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I am anxiously walking into Buskirk Dorm at Marshall University. There is a huge line going out of the door on this hot, humid day. I look around nervously, wondering which of these unknown teenagers in front of me will be my roommate for the next three weeks. It was like my first taste of college, and I would soon find out that this camp would be my higher education in the arts, for I have never taken an art class.

After a few days, now acclimated to the camp, I wake up and grumpily walk down to breakfast in a dazed semiconscious stupor. I see my new friends, who had saved me a seat, waving me down, and I suddenly light up with energy. I grab my food and sit down and in a moment, I find myself laughing about our newly formed inside jokes. Breakfast ends too soon for us, for we are constantly talking, and we head off to our major discipline (mine is studio art).

Ms. Hanna Kozlowski, our instructor, welcomes us, as usual, with a friendly mien. I start working on my project of the day while talking with others in the studio. We leave the studio for one of our famous Starbucks breaks.

After lunch and more studio time, we were off to dinner and then the interdisciplinary (any art sphere other than our own) activity of the night. My group was going to dance class. In a few minutes, I find myself laughing and trying to contort into the dance positions, which are all extremely foreign to me. But by the end of the hour, I was enjoying myself, being out of my comfort zone. The entire camp then goes to the performance of the night, which this time was a professional storyteller. The story is engaging and funny, but I find myself starting to become exhausted from the day’s activities. We have some free time for about an hour, so I meet up with my close friends, and we watched Netflix and talked and laughed for what seemed like forever.

I just described one of the 21 days I had at camp, which helps one realize that the Governor’s School of the Arts (GSA) was an indescribable experience. You are suddenly submerged in the arts with people who are intellectually stimulated by the same realm of enrichment.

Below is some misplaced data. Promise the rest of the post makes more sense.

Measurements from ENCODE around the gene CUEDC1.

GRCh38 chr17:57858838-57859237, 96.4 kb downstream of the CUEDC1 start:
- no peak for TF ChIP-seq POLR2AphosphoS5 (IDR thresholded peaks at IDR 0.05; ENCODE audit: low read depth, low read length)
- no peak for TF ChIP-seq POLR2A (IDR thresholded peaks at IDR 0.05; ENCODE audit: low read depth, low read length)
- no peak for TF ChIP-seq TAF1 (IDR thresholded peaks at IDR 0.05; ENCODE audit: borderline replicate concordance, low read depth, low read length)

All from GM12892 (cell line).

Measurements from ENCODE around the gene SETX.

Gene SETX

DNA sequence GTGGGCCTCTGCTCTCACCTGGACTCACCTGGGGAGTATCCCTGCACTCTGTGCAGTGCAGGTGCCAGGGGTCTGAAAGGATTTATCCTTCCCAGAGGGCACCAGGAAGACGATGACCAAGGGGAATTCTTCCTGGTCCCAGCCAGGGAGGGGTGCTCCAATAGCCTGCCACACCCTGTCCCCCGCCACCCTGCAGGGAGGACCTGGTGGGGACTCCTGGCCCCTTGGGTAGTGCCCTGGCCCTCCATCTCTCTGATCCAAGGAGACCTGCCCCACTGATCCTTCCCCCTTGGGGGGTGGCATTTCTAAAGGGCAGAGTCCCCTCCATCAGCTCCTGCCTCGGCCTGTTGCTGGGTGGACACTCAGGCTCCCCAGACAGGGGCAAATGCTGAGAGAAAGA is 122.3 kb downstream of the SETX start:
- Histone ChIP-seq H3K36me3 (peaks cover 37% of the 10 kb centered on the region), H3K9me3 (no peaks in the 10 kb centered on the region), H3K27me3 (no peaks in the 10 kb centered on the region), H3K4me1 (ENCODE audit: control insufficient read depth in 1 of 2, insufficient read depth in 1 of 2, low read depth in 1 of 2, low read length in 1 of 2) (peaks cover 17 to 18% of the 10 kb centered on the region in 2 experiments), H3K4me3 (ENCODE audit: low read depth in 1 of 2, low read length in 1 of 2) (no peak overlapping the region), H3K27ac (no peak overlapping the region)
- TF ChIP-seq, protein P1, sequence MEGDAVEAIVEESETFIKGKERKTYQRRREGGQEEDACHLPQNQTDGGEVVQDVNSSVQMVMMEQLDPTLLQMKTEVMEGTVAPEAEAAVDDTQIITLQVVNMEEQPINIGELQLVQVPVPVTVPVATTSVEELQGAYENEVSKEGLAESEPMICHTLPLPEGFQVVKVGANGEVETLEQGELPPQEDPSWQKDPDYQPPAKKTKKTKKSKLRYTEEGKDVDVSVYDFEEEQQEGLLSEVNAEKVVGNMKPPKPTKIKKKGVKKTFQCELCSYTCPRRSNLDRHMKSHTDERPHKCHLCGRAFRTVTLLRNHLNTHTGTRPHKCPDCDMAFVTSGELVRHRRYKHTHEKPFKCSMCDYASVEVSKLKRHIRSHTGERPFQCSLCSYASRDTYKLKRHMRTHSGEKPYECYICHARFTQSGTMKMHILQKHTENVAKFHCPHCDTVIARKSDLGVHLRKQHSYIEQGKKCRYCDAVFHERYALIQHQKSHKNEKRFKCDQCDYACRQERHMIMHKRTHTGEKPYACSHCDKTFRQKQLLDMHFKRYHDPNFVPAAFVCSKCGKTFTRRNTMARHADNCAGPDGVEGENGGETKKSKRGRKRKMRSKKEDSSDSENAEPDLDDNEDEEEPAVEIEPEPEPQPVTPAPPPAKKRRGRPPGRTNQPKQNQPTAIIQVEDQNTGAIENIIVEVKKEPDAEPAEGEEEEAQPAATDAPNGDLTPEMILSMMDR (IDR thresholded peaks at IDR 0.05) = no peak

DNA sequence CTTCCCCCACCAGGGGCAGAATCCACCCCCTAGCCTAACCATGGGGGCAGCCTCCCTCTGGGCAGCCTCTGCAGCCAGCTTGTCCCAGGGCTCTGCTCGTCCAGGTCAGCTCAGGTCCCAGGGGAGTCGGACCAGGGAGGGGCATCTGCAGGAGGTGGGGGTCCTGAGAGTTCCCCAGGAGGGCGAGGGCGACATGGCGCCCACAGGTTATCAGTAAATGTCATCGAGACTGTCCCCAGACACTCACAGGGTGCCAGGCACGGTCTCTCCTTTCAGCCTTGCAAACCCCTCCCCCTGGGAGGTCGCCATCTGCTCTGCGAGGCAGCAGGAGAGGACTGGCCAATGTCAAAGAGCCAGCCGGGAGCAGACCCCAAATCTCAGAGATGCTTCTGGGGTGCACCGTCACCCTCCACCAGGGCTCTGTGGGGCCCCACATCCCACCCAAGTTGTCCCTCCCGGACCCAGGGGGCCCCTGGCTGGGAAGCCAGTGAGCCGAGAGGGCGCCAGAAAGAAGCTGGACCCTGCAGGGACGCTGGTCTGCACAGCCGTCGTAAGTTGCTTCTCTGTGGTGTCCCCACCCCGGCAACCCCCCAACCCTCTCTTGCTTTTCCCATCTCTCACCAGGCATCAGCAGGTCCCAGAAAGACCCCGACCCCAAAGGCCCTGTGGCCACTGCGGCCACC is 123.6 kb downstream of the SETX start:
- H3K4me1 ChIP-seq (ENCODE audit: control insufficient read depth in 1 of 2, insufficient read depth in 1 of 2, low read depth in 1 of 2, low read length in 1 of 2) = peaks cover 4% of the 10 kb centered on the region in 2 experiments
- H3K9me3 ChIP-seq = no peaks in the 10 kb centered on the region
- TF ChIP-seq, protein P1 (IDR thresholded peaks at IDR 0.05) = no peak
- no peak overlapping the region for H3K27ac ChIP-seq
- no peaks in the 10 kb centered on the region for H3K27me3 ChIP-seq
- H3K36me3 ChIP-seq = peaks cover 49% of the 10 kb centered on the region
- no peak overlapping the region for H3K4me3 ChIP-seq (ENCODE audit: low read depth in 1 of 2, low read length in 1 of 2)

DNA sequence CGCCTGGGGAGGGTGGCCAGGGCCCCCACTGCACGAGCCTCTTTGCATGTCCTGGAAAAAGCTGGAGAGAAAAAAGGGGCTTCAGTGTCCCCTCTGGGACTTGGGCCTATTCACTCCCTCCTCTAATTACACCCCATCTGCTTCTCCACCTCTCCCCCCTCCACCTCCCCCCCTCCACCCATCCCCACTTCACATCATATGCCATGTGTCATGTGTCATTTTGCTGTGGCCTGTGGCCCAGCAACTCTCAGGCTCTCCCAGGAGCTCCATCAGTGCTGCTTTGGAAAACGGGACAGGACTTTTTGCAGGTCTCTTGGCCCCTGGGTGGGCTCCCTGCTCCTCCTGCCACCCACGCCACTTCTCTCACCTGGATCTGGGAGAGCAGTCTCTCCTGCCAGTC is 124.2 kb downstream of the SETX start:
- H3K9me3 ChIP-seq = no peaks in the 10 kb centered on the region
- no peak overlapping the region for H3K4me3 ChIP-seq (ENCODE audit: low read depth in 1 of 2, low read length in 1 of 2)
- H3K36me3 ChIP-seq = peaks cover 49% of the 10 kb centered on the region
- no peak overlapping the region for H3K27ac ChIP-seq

My instructor in studio art was extremely qualified and created a healthy teaching environment. I learned countless new techniques and expressed myself in many new ways.

The community and camaraderie is extremely unexpected due to the fact that most students had known none of their peers when they arrived. But being with people from 8 a.m. to around 11 p.m. creates this truly unique dynamic and has enchanting properties. The friendships of three weeks felt — and still feel like — they had been in existence since the beginning of time and were timeless. Such a strong bond is created between the camp holistically.

The environment may have been intimidating at first, being around such talented peers, but in the end that element pushed me to challenge myself and grow intellectually, socially and in my craft. I can easily say that GSA altered my daily life because I now have a strong connection with kids from other schools around the state. I can happily say my friend group has had multiple meetups since the camp ended a month ago.

It’s almost a strange feeling trying to remember who I was before GSA. The person who opened the acceptance letter is not the same person writing this article today. For anyone thinking that this program would just be summer school, it is completely different and does not resemble that at all. An interest in what you are learning about makes all the difference. There is also a ton of time allotted for having fun alongside a plethora of activities.

It was nice for me to leave home, out of my comfortable environment, and meet new people and learn things about my art form. It has almost a sleep-away camp vibe but with so many opportunities. Like this year we went to Chicago and had discipline-oriented events such as getting to see amazing art for those of us that studied studio art. To parallel, for example, the dancers got to attend dance performances and master classes.

I have never been so tired as I was when I arrived home after the three weeks away filled with enriching events. But those tired days were nothing to give up for the amazing experience I had this summer. I sincerely recommend if you or someone you know (a rising junior) with skill in studio art, digital art, dance, acting, instrumental music, vocals or creative writing to take a look into the program. Talk to your guidance counselor between November and January in order not to miss the deadline.

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